Lessons Learned

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A couple of weeks ago, my big 1TB external hard drive died an ignoble death. I tried every trick I knew to recover it, with no success. I even took it to a local repair site to let them try their voodoo; no dice. Thankfully, some parts of the drive were reliably backed up, including all of my photos. *whew* However, I lost my entire music collection. *groan*

What have I learned from this?

  • Don’t be an idiot; backup yer stuff. In a stroke of good luck, I acquired an Apple Time Capsule a couple of months ago and have been using it for backups. Quelle suprise, it does just what it claims to do, and does it really well. Three cheers for technology that “just works”!
  • The drive that died was a Western Digital My Book hard drive. Notice how big and chunky that case looks? If you open it up, you’ll find out there are two 500GB hard drives inside, plugged into a little circuit board that stripes the drives together a 1TB RAID. This works, but it has a pretty serious implication; with a striped RAID data is scattered across both drives. Which means that if one drive in the RAID dies, you’ve essentially lost access to the data in the entire RAID. So a striped RAID basically has double the odds of a catastrophic failure compared to a traditional single hard drive. Yikes! Had I been thinking clearly, I never would have bought this drive in the first place.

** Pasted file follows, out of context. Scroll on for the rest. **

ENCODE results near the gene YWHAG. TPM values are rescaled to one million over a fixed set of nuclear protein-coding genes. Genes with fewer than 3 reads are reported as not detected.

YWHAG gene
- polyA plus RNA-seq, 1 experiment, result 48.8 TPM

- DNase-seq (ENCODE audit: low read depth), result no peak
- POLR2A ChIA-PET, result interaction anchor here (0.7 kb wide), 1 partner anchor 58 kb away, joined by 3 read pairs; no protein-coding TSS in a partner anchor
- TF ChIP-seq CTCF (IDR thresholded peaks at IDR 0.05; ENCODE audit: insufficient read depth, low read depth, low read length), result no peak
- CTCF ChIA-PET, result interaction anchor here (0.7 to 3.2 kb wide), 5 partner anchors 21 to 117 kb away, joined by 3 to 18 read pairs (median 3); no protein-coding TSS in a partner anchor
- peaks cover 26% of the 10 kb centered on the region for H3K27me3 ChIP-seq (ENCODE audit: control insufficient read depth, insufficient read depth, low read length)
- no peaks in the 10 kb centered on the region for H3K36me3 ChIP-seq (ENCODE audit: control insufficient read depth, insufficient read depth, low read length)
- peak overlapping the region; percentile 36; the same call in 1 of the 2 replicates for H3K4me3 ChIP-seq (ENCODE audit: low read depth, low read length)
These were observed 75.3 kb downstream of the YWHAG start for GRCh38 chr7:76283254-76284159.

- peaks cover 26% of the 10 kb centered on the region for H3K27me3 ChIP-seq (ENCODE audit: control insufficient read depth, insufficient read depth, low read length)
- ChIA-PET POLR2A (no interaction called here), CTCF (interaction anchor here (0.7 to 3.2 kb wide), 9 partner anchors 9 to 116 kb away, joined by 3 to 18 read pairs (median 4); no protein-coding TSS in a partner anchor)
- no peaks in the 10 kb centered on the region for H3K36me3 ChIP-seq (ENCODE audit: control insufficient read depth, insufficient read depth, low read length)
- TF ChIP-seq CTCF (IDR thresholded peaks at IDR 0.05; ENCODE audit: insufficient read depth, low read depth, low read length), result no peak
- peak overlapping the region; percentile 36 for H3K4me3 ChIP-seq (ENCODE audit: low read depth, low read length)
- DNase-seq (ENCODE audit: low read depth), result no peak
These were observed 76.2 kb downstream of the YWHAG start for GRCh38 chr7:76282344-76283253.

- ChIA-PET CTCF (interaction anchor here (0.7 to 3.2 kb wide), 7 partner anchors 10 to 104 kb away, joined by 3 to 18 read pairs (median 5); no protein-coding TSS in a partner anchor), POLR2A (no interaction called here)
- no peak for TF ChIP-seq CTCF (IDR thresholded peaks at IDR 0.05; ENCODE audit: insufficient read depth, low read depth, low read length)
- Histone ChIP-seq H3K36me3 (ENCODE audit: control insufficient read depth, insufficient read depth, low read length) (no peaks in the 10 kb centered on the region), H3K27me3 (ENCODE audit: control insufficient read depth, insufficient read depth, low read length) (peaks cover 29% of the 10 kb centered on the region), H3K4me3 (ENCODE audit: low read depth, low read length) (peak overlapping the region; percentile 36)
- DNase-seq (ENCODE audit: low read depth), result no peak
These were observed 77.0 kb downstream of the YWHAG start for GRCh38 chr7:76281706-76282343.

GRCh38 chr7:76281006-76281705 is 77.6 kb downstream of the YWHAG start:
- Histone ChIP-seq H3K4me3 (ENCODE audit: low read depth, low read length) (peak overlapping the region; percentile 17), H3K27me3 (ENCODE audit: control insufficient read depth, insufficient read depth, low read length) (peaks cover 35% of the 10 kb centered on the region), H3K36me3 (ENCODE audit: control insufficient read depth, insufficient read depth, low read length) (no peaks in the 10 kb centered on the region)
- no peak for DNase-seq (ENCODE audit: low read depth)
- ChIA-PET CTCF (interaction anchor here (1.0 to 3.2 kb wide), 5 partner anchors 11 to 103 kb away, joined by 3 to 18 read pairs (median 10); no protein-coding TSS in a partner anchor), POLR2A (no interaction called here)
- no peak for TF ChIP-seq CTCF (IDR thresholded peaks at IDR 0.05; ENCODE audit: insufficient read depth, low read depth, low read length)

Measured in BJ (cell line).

• I’ve purchased a modest amount of digital music online from the Amazon MP3 store. I respect the fact that their music library is DRM-free, and encoded at a high bit-rate. But I was really sad to read this in their FAQ: “We are currently unable to replace any purchased files that you delete or lose due to a system or disk error.” That tears it; I will no longer buy music that way. It’s back to CDs for me.

Thankfully, I’ve been able to retrieve about 2/3rds of my music collection from raiding a friend’s music library (not pirating; just retrieving copies of stuff I own and lost on the dead drive), and I recovered a little more from what tiny percentage of my music was on my little 8GB iPhone. Now I’ve pulled eight (8!!) boxes of CDs from the attic and am selectively re-ripping stuff to fill in the holes in my collection.

  • Keep your CDs; don’t sell them to the used CD stores unless you really don’t like them. You’ll never know when you might need that media again.

I’ll conclude this little blog post with a relevant bible verse (you didn’t know I had it in me, didja?):

To write the same things again is no trouble to me, and it is a safeguard for you.
– The Apostle Paul, Phil 3:1, advocating backups.

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